Looking to sell your business? Most buyers aren’t looking for a risky purchase; they want something reliable and robust. We ask the experts how to get your business in shape for a sale.
A business that is performing on all cylinders is one that will attract interest. Performance could either mean growth or, in an economic downturn, stability. ROI is always the key to the deal so buyers will pay a premium for something that’s performing well. If they get a whiff of internal or external problems, or feel that their own strategic guidance and input might improve the offer in their favour, the money being offered will reflect this.
Keeping a grip on your own affairs is tough enough but what is happening in the general operating climate will also help or hinder sales. Obviously, an overall economic downturn will result in corporate belt tightening. At the same time, potential buyers will be more discerning and aware that a better bargain may lurk somewhere else. Don’t be depressed, but do be realistic about your expectations.
Sudden decision-making or a need for a quick sale will almost always mean a price reduction. The longer the time to prepare for sale the better the outcome, at both a personal and business level. Get a periodic valuation of the business and also ensure all legal and accounting matters are up to date and compliant.
Kevin Reilly, ASB’s National Manager, Key Accounts, says most buyers would have a realistic understanding about what is, or is not, beyond the business owner’s control. There are, however, ‘micro’ signposts that buyers will look for in deciding if an operation is wonderful or weak. Fittingly, he says, the factors that make a business attractive to a buyer are also the ones that will help the business owner regain momentum in the wake of events like a global financial crisis.
Successful companies, says Peter Robinson, ASB’s National Manager, Business Solutions, are those with strategic and tactical plans that flow seamlessly into high quality financial forecasts. They demonstrate long-term viability, sustainability and liquidity.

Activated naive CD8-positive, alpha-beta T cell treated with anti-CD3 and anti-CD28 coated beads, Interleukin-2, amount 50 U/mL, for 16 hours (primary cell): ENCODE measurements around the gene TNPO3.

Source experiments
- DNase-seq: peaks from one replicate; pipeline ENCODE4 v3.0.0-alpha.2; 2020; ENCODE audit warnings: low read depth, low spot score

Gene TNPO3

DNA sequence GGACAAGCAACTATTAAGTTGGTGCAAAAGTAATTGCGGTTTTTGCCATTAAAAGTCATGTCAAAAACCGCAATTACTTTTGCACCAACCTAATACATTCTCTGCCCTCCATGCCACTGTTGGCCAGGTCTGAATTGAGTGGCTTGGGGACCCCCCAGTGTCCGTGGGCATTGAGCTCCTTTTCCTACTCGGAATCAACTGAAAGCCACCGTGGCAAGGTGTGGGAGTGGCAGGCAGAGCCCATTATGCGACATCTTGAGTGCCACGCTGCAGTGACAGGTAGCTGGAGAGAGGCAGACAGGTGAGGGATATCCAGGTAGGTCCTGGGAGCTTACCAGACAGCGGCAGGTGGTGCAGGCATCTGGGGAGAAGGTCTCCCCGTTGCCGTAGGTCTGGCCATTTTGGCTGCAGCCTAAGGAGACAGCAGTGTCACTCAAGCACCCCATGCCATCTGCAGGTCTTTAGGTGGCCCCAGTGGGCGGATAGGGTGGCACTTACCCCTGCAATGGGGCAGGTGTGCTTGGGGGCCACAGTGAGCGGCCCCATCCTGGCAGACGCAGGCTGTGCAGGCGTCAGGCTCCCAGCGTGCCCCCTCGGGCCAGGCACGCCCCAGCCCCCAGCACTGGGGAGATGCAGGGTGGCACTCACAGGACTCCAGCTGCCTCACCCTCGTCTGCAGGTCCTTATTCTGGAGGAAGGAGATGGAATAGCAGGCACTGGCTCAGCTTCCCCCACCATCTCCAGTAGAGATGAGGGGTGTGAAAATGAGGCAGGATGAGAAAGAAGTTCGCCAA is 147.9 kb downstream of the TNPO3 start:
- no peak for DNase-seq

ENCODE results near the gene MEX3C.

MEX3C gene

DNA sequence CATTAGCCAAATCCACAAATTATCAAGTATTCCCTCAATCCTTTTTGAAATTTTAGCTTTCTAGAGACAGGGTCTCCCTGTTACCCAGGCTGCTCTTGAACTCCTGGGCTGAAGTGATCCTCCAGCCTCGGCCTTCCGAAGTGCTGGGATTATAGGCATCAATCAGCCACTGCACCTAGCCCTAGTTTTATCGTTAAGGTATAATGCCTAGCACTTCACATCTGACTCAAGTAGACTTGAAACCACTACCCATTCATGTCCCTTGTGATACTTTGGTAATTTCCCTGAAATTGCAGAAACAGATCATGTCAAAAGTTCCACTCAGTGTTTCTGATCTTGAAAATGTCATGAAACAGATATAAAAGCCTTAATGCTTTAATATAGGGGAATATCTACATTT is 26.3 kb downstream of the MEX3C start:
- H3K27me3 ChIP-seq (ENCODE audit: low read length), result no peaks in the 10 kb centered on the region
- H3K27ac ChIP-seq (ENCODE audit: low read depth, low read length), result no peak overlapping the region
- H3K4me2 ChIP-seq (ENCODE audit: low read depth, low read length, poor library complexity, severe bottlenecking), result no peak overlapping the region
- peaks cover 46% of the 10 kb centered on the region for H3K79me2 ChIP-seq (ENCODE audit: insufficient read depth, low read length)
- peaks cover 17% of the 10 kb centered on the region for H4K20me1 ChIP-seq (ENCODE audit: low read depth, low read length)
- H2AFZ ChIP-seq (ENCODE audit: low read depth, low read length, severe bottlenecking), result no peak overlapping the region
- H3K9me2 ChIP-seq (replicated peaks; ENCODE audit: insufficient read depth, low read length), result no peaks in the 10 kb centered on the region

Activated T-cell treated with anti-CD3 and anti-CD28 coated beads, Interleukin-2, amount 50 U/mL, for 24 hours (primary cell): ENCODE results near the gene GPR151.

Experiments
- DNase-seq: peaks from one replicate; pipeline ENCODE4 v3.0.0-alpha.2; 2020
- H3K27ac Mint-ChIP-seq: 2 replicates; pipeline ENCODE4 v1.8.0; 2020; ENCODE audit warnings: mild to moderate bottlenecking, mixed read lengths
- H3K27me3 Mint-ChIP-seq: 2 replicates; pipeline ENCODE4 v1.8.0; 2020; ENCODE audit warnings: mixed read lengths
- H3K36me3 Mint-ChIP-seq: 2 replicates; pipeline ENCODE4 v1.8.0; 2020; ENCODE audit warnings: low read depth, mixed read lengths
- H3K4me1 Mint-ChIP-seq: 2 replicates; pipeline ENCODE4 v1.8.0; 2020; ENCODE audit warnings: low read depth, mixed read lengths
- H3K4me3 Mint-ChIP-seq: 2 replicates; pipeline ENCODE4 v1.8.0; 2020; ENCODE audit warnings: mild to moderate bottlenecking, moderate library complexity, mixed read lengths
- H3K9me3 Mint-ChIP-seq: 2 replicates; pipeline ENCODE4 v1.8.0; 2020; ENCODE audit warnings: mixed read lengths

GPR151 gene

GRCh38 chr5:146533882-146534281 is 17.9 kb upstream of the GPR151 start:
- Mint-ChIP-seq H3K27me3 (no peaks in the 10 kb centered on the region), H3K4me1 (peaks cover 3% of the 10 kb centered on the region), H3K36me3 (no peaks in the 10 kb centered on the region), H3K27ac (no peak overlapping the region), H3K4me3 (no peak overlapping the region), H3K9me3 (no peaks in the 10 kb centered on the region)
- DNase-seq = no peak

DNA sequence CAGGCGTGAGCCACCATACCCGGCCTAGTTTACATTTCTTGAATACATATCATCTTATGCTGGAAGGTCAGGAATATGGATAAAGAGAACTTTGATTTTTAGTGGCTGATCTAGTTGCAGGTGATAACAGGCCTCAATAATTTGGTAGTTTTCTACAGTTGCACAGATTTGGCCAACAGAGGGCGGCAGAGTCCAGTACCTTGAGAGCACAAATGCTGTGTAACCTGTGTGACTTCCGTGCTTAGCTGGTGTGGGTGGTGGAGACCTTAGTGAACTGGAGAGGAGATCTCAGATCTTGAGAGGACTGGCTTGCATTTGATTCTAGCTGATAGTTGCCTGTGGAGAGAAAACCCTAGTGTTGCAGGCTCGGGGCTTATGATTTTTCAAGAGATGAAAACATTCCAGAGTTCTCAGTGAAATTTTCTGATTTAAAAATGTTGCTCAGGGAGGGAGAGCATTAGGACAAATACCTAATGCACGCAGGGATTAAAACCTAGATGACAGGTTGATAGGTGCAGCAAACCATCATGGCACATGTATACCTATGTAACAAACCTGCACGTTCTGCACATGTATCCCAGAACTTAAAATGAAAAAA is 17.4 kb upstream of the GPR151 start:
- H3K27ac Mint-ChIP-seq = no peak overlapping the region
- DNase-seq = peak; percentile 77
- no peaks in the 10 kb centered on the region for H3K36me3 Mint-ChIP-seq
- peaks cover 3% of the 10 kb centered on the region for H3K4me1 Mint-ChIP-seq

“On the corporate catwalk, the new combination has to be an offering with both brains and brawn. Enough muscle and tenacity to be a market force but also with the intellect and grey matter to convince a prospective owner, or successor, that this is a smart venture to buy.”
The end is nigh if the pace of external change outstrips the ability to change internally. Read the signs and the warnings they may contain. Otherwise, not only will there be no business to sell, but no business to operate.
Kevin Reilly says a good business plan will have the KPIs and other material that will allow someone to make a diagnostic assessment of the health of the operation. Businesses generally fail, or fail to be viable, for one reason: cash. They are either losing money or they have already run out. Yet the symptoms can be indicative of a myriad of possible causes.
Far from wanting to waste time on diagnosis or damage control, the incoming owner will be immediately looking for ways to create and manage change. They will want to see evidence of an enterprise that is durable and robust enough to allow for expansion and development. Moreover, the strategy and forecasts need to be capable of execution via the existing team, allowing the new owner to work on the business rather than in it.
External events, says Hayes Knight Business Improvement Director Aaron Wallace, are hazards that most business owners could neither forecast nor react to quickly. Yet having various levers and disciplines in place to protect the all-important cash flow provides some comfort and succour, as well as the ability to weather the effects.